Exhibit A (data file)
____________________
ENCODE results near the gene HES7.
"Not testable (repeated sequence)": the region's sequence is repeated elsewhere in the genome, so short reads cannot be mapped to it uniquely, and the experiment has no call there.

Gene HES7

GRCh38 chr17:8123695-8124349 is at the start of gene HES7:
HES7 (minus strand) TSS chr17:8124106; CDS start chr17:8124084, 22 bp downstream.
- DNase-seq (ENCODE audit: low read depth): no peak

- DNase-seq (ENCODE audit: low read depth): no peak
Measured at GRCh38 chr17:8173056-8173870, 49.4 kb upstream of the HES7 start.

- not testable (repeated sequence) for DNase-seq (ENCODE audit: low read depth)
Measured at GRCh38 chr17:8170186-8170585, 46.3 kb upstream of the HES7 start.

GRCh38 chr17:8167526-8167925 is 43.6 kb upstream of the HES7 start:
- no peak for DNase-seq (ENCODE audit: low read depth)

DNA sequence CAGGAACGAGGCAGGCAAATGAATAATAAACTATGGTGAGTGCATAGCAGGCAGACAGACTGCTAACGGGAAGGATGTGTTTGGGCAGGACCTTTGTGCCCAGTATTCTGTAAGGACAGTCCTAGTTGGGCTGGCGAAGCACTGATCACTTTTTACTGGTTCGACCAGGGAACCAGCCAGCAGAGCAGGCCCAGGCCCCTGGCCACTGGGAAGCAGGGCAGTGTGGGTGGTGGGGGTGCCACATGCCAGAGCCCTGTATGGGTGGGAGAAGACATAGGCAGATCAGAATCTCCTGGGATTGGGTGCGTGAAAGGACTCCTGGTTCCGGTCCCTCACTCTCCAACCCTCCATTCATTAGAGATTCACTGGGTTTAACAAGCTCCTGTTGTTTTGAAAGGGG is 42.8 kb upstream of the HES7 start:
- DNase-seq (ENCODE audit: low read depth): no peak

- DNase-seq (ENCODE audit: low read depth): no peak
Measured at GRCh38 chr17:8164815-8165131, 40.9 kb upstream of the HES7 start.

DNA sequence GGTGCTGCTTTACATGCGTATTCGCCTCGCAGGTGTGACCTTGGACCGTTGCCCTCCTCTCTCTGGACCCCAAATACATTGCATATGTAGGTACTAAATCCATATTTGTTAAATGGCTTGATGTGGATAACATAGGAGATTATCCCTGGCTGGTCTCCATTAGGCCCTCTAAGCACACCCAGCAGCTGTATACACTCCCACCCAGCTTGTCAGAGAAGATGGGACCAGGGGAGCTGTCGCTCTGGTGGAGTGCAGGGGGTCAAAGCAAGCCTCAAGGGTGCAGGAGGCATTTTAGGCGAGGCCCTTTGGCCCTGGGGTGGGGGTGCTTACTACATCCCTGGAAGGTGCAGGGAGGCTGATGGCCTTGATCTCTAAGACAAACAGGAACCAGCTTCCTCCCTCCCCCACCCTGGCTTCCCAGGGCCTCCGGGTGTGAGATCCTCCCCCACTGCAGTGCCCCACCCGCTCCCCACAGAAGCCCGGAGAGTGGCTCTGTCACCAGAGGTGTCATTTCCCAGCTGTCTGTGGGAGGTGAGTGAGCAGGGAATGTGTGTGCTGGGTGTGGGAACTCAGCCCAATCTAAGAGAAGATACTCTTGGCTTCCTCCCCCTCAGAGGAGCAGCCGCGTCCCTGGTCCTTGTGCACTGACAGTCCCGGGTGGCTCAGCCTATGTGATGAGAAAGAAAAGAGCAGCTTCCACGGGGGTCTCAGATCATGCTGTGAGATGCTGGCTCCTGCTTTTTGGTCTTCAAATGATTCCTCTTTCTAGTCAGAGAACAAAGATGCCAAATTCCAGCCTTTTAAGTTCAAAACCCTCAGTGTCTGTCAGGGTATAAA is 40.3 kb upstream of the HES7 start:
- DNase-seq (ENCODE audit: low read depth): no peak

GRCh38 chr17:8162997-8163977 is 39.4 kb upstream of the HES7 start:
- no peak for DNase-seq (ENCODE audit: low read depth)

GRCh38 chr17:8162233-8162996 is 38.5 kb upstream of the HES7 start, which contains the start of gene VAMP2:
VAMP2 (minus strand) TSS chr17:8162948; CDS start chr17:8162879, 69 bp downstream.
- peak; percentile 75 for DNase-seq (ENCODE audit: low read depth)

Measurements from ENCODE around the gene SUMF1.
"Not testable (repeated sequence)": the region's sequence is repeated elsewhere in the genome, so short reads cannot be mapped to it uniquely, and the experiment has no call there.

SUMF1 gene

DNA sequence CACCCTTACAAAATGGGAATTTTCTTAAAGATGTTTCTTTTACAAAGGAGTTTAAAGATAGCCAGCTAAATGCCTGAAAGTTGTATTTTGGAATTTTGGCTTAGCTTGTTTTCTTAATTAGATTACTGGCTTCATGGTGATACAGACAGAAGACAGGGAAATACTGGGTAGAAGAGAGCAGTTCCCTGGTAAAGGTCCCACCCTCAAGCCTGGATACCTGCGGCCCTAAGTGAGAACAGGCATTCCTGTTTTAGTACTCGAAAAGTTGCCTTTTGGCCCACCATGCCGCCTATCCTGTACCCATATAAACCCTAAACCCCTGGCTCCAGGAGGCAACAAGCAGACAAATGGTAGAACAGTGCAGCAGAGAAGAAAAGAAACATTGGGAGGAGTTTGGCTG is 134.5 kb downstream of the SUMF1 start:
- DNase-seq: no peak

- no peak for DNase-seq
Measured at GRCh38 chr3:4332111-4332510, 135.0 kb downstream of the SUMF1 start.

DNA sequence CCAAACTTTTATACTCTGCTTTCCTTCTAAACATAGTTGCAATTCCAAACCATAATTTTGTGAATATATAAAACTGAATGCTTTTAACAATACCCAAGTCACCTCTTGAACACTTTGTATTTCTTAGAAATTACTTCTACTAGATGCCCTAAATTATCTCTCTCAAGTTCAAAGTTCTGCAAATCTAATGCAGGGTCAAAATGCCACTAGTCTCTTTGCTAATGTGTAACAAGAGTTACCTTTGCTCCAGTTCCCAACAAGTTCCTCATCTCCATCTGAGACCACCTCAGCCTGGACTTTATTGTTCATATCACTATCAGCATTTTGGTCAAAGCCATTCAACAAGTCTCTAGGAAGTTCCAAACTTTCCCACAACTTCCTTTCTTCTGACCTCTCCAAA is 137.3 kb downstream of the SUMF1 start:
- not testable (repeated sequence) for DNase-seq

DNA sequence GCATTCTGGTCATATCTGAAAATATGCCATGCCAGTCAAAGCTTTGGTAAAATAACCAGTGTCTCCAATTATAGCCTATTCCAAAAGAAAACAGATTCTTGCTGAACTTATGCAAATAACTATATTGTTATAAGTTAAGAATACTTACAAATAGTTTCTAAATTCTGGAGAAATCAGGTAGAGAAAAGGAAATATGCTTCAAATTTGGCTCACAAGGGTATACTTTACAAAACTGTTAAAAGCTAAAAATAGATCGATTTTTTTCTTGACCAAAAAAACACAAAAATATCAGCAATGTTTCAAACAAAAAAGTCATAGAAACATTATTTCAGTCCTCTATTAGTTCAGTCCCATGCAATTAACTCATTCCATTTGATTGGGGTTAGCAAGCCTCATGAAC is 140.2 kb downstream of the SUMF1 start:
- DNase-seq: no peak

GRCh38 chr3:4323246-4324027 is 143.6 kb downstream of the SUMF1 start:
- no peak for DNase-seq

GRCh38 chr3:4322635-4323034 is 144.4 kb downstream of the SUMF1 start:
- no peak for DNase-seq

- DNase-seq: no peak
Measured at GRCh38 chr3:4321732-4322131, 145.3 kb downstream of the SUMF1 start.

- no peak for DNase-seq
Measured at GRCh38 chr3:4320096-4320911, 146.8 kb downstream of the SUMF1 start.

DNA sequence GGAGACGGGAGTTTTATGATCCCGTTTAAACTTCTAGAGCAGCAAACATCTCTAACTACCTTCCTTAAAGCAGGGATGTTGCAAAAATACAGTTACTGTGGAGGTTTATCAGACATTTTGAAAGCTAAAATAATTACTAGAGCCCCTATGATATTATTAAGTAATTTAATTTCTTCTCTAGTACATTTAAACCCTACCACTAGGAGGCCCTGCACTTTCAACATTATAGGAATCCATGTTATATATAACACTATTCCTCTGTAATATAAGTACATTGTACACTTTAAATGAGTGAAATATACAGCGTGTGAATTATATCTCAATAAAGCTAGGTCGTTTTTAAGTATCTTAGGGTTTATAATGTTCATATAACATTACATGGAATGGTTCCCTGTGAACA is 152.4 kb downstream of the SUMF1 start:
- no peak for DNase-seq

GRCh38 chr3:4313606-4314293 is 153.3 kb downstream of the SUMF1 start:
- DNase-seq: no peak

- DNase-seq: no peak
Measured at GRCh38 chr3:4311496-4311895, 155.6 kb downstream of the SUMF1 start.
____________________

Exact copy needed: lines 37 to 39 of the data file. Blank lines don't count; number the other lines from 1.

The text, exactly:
GRCh38 chr3:4322635-4323034 is 144.4 kb downstream of the SUMF1 start:
- no peak for DNase-seq

- DNase-seq: no peak